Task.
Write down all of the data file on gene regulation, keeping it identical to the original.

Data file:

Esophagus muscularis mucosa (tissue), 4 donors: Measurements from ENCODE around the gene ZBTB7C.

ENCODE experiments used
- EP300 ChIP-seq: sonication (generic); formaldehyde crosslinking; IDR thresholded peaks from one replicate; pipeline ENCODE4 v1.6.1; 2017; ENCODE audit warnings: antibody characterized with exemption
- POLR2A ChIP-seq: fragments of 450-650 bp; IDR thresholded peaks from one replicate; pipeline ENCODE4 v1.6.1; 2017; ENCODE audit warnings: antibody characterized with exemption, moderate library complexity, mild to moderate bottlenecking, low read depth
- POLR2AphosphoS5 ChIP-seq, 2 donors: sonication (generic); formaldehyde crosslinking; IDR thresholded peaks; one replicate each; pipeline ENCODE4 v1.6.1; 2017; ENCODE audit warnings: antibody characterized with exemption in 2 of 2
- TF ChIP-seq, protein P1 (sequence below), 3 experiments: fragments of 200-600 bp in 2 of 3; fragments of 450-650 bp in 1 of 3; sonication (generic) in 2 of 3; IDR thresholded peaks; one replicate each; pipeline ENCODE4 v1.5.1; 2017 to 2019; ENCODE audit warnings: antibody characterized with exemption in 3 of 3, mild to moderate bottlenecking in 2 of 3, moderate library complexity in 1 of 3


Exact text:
Esophagus muscularis mucosa (tissue), 4 donors: Measurements from ENCODE around the gene ZBTB7C.

ENCODE experiments used
- EP300 ChIP-seq: sonication (generic); formaldehyde crosslinking; IDR thresholded peaks from one replicate; pipeline ENCODE4 v1.6.1; 2017; ENCODE audit warnings: antibody characterized with exemption
- POLR2A ChIP-seq: fragments of 450-650 bp; IDR thresholded peaks from one replicate; pipeline ENCODE4 v1.6.1; 2017; ENCODE audit warnings: antibody characterized with exemption, moderate library complexity, mild to moderate bottlenecking, low read depth
- POLR2AphosphoS5 ChIP-seq, 2 donors: sonication (generic); formaldehyde crosslinking; IDR thresholded peaks; one replicate each; pipeline ENCODE4 v1.6.1; 2017; ENCODE audit warnings: antibody characterized with exemption in 2 of 2
- TF ChIP-seq, protein P1 (sequence below), 3 experiments: fragments of 200-600 bp in 2 of 3; fragments of 450-650 bp in 1 of 3; sonication (generic) in 2 of 3; IDR thresholded peaks; one replicate each; pipeline ENCODE4 v1.5.1; 2017 to 2019; ENCODE audit warnings: antibody characterized with exemption in 3 of 3, mild to moderate bottlenecking in 2 of 3, moderate library complexity in 1 of 3